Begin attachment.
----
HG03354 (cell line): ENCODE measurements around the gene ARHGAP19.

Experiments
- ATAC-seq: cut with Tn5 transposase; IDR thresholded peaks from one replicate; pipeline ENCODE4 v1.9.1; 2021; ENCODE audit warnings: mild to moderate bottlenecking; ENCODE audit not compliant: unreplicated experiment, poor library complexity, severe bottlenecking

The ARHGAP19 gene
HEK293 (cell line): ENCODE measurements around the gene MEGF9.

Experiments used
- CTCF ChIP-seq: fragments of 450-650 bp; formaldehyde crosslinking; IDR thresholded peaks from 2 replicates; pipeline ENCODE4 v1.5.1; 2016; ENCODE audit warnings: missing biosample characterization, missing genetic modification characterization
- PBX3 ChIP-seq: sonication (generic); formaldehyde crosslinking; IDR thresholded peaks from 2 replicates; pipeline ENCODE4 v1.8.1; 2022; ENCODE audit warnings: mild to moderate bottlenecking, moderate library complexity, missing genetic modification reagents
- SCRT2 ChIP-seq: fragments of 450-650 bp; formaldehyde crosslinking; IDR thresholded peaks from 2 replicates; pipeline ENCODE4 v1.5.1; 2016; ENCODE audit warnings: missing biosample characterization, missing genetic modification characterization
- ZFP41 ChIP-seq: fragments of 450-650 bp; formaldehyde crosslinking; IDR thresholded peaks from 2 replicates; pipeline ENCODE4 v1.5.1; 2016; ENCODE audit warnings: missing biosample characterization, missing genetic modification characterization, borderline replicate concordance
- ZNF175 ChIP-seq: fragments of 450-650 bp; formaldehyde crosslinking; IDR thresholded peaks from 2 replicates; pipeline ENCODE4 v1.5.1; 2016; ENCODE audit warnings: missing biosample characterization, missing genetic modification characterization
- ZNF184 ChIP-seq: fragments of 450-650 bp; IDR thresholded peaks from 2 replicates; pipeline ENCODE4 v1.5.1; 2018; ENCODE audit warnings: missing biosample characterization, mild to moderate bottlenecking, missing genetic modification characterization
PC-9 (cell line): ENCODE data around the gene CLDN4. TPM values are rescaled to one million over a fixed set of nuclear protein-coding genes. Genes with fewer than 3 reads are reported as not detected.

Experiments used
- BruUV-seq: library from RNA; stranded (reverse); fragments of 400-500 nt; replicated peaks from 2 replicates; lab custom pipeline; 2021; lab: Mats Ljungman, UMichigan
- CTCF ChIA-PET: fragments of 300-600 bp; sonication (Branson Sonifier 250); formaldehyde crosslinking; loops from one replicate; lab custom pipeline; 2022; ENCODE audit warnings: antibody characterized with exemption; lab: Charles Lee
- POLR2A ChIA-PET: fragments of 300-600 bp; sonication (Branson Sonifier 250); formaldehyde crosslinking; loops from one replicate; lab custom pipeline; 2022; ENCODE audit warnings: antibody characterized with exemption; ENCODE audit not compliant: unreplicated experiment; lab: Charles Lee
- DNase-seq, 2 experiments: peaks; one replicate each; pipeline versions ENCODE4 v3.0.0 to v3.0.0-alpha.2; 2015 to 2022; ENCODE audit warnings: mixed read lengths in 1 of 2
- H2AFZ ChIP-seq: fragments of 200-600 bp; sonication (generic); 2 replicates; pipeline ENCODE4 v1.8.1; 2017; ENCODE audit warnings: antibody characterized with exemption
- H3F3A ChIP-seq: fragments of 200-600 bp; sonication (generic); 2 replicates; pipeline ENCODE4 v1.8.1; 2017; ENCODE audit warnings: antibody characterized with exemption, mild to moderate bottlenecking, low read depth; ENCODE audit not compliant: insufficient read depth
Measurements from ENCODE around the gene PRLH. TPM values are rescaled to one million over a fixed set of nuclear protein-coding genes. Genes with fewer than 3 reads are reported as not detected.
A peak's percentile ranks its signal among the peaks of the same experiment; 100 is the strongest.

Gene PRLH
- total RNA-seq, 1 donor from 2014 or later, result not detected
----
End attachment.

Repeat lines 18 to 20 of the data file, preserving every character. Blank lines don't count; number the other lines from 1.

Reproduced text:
- DNase-seq, 2 experiments: peaks; one replicate each; pipeline versions ENCODE4 v3.0.0 to v3.0.0-alpha.2; 2015 to 2022; ENCODE audit warnings: mixed read lengths in 1 of 2
- H2AFZ ChIP-seq: fragments of 200-600 bp; sonication (generic); 2 replicates; pipeline ENCODE4 v1.8.1; 2017; ENCODE audit warnings: antibody characterized with exemption
- H3F3A ChIP-seq: fragments of 200-600 bp; sonication (generic); 2 replicates; pipeline ENCODE4 v1.8.1; 2017; ENCODE audit warnings: antibody characterized with exemption, mild to moderate bottlenecking, low read depth; ENCODE audit not compliant: insufficient read depth